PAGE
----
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I’m obsessed with writing group posts this month. The good news? Many of the topics — like how to comment on someone’s writing and the reality of the green-eyed monster — also apply to the larger topic of writing in general. And so, I continue.

Today’s topic? How to receive feedback on your writing. The whole “thick skin” recommendation is a crock of you-know-what. We’re not lizards or alligators. Our skin bruises. Easily. I think what writers need to develop is Bounce Back. Feedback, even the best intentioned, will *likely* sting, bruise, hurt, and, in some cases, completely shatter your soul. (Notice I use the word “likely” a lot when I’m making these generalizations. There are always exceptions to the rule. I’m sure there’s a Teflon Writer out there who doesn’t feel a thing when receiving feedback. I haven’t met this person. But, like Big Foot and the Loch Ness Monster, I’ve heard about rare sightings.)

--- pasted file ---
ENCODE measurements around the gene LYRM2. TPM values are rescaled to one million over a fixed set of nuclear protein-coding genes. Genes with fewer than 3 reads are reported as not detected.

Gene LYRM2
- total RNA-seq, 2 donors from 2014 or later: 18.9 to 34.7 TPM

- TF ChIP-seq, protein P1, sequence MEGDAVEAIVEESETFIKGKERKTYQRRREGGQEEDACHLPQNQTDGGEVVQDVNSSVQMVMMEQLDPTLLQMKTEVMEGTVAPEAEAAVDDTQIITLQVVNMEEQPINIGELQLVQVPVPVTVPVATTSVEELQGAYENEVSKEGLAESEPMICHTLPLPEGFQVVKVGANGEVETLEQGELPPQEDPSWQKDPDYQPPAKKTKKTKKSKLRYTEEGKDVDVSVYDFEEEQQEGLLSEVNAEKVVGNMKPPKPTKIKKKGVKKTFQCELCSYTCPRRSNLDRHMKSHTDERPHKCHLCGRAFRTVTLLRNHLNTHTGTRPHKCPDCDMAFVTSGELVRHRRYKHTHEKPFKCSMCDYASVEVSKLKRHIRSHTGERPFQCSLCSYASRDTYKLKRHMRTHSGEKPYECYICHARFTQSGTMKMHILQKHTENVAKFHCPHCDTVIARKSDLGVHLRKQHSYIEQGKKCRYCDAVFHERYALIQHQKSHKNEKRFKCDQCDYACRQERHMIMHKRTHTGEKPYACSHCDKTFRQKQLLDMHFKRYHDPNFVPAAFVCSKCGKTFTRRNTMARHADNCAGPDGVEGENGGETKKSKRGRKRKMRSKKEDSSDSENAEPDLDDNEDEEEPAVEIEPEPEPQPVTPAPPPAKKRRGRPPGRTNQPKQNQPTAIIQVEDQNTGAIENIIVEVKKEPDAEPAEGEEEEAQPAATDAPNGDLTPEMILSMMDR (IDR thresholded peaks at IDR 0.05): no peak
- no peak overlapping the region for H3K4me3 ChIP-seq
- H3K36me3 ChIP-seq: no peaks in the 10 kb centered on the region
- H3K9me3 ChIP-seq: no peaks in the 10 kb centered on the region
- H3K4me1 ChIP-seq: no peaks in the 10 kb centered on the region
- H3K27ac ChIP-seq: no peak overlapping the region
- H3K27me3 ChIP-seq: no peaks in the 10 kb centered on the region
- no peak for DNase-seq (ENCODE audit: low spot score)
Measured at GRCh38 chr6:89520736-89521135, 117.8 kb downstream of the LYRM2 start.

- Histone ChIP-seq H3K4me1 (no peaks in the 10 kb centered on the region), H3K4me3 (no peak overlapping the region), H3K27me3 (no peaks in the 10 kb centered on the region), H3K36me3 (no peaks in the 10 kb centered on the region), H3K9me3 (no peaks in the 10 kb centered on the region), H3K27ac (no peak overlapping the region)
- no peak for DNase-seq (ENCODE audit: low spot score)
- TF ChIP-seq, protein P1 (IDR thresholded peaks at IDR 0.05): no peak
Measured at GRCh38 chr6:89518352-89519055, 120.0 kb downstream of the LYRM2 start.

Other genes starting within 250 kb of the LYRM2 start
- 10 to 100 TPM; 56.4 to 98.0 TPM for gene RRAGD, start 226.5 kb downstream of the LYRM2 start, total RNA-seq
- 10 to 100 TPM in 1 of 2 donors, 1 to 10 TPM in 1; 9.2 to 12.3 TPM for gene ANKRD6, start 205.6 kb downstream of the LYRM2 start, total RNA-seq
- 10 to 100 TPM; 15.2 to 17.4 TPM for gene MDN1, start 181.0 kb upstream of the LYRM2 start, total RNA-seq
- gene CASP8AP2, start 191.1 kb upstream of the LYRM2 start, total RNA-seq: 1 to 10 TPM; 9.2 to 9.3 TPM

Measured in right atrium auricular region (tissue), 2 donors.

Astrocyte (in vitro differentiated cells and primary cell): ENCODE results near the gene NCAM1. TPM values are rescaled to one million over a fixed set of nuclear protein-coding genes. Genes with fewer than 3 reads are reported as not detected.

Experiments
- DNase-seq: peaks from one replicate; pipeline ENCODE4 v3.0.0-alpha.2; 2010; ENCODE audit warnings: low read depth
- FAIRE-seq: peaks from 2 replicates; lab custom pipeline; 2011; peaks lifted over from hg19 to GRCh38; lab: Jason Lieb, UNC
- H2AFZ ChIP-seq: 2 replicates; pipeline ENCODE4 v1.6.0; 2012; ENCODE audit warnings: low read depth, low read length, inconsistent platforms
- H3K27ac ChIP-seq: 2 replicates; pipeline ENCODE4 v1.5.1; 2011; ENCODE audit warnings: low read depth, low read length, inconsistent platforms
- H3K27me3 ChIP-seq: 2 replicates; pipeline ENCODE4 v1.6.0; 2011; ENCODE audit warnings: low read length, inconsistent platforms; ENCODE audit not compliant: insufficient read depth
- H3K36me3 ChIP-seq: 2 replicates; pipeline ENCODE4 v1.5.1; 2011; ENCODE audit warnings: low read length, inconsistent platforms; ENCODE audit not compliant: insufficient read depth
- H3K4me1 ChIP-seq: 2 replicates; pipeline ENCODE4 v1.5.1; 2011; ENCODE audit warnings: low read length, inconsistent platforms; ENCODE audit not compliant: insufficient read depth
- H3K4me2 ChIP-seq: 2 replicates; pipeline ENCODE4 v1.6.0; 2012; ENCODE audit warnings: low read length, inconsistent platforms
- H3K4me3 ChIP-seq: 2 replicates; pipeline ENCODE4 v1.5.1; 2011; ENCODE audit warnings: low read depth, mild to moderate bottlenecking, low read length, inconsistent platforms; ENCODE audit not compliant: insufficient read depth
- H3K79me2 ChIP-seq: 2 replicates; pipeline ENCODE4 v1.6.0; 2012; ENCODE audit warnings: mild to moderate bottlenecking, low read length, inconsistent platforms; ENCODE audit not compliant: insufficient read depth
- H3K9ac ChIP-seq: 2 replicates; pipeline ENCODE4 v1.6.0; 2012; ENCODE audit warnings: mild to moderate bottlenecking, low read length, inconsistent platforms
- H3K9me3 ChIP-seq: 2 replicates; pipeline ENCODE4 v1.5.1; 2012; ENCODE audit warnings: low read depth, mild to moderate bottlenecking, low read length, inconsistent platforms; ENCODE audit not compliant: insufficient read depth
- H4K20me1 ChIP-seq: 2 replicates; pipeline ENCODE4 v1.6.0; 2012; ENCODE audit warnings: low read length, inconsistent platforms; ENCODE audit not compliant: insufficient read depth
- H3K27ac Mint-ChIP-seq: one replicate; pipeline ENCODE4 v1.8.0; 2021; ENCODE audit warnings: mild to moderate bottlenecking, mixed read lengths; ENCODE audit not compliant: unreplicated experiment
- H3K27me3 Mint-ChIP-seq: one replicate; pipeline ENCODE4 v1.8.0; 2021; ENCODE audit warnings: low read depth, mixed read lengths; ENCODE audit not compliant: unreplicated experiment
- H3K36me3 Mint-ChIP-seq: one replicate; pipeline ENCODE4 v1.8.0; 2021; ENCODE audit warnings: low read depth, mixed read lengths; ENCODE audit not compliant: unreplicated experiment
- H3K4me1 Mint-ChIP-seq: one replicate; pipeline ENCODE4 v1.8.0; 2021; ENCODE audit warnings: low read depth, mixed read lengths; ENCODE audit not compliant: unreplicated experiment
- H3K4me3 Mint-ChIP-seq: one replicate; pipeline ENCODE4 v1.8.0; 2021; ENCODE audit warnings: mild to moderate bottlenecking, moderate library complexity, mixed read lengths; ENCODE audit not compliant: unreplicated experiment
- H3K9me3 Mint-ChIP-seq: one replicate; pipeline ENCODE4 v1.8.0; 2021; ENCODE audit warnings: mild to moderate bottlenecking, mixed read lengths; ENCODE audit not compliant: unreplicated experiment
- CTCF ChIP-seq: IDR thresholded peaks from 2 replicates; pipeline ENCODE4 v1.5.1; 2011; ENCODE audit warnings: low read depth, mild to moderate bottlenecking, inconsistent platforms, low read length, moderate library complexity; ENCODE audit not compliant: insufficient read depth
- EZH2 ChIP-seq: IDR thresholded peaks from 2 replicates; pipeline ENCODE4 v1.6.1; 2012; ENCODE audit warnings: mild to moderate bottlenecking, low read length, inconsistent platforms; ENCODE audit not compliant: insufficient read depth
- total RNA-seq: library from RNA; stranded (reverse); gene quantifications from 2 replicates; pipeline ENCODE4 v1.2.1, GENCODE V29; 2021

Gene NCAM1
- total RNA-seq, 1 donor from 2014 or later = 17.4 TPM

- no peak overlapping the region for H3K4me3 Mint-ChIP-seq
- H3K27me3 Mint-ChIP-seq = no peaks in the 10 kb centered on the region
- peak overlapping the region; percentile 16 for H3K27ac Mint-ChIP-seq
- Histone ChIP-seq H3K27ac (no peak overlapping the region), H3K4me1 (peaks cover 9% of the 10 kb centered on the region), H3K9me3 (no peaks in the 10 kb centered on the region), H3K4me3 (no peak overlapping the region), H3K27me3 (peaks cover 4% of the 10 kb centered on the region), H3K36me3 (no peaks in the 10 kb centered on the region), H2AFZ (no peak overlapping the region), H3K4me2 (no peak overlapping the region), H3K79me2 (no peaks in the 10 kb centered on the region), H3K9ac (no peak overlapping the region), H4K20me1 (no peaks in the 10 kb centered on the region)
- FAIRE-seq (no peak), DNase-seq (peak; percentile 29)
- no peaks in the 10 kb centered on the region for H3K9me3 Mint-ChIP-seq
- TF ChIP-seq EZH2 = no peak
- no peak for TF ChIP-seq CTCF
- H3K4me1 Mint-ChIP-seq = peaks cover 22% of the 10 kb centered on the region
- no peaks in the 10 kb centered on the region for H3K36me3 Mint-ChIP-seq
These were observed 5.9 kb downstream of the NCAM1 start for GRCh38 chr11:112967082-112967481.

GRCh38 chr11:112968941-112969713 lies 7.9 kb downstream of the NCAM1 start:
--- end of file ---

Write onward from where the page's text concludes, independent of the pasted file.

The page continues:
What is “Bounce Back”? It’s not some fancy-schmancy SEO term or a warning on your checking account. Basically, it’s the term I use to describe how quickly you bounce back from receiving feedback. Bounce Back manifests itself in how you respond over time to the feedback. Forget your immediate response, which might involve expletives running through your head and thoughts of “You don’t know what you’re talking about” rants that you’d like to deliver to your fellow writing group members. Or your editor. Or that reviewer. Or that customer comment on Amazon. Bounce Back is what happens after you’ve had a chance to digest the criticism, constructive or otherwise.